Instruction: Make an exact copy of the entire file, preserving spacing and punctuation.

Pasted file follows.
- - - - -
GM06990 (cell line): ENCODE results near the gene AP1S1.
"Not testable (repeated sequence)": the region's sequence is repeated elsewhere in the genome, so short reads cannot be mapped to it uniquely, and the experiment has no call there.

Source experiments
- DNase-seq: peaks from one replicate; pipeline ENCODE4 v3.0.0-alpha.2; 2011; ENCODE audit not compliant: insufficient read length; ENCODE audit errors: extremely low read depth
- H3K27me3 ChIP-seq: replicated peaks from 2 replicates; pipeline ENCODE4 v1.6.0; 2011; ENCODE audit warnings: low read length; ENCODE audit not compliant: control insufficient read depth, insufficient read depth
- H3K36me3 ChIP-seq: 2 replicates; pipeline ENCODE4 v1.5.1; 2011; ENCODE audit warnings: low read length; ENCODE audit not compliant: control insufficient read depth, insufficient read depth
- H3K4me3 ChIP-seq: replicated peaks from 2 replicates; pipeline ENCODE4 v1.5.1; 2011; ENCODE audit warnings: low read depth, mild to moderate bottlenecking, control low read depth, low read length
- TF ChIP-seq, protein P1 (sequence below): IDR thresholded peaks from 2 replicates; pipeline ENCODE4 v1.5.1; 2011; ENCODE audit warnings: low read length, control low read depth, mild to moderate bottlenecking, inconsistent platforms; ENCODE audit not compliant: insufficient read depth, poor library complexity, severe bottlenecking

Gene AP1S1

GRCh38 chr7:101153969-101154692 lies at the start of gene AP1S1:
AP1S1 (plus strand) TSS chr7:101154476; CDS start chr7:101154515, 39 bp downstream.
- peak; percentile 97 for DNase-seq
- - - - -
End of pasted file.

GM06990 (cell line): ENCODE results near the gene AP1S1.
"Not testable (repeated sequence)": the region's sequence is repeated elsewhere in the genome, so short reads cannot be mapped to it uniquely, and the experiment has no call there.

Source experiments
- DNase-seq: peaks from one replicate; pipeline ENCODE4 v3.0.0-alpha.2; 2011; ENCODE audit not compliant: insufficient read length; ENCODE audit errors: extremely low read depth
- H3K27me3 ChIP-seq: replicated peaks from 2 replicates; pipeline ENCODE4 v1.6.0; 2011; ENCODE audit warnings: low read length; ENCODE audit not compliant: control insufficient read depth, insufficient read depth
- H3K36me3 ChIP-seq: 2 replicates; pipeline ENCODE4 v1.5.1; 2011; ENCODE audit warnings: low read length; ENCODE audit not compliant: control insufficient read depth, insufficient read depth
- H3K4me3 ChIP-seq: replicated peaks from 2 replicates; pipeline ENCODE4 v1.5.1; 2011; ENCODE audit warnings: low read depth, mild to moderate bottlenecking, control low read depth, low read length
- TF ChIP-seq, protein P1 (sequence below): IDR thresholded peaks from 2 replicates; pipeline ENCODE4 v1.5.1; 2011; ENCODE audit warnings: low read length, control low read depth, mild to moderate bottlenecking, inconsistent platforms; ENCODE audit not compliant: insufficient read depth, poor library complexity, severe bottlenecking

Gene AP1S1

GRCh38 chr7:101153969-101154692 lies at the start of gene AP1S1:
AP1S1 (plus strand) TSS chr7:101154476; CDS start chr7:101154515, 39 bp downstream.
- peak; percentile 97 for DNase-seq